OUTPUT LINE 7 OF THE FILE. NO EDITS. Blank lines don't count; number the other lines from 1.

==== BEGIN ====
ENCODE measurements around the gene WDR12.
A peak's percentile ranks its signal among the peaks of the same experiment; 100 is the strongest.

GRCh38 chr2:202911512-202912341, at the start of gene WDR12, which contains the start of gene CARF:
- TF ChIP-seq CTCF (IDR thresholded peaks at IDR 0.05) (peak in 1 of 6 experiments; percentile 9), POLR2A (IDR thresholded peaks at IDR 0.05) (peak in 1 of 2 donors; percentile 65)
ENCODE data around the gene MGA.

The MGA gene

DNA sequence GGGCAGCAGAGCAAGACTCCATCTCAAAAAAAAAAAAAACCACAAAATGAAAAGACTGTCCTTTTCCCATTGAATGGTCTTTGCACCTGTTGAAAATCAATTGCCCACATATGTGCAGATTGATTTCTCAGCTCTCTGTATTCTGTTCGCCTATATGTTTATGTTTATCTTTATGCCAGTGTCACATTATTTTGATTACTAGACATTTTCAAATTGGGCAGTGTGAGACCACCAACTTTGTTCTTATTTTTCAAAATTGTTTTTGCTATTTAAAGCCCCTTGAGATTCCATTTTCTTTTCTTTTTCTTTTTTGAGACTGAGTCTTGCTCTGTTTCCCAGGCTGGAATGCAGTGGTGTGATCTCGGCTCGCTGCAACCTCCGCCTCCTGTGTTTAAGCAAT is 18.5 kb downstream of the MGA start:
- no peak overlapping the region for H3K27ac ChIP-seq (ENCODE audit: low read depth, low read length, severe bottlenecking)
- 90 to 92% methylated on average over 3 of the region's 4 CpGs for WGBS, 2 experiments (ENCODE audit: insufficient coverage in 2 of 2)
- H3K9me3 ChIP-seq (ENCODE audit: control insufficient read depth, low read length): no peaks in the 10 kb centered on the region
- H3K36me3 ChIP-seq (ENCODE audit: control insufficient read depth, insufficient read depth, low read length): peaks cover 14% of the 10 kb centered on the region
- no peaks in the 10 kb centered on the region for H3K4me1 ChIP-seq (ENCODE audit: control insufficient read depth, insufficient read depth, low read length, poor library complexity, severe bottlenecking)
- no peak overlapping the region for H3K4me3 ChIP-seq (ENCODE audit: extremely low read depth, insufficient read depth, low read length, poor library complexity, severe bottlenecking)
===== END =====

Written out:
DNA sequence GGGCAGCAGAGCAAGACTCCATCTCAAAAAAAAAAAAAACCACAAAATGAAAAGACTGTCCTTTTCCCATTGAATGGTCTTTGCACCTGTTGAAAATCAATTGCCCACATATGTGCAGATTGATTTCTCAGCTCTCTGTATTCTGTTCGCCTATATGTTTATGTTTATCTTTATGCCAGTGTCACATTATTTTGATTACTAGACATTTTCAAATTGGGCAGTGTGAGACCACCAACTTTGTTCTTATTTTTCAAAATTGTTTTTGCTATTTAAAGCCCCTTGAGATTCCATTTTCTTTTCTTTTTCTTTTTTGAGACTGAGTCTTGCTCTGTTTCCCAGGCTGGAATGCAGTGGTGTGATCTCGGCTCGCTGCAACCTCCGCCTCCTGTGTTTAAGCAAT is 18.5 kb downstream of the MGA start: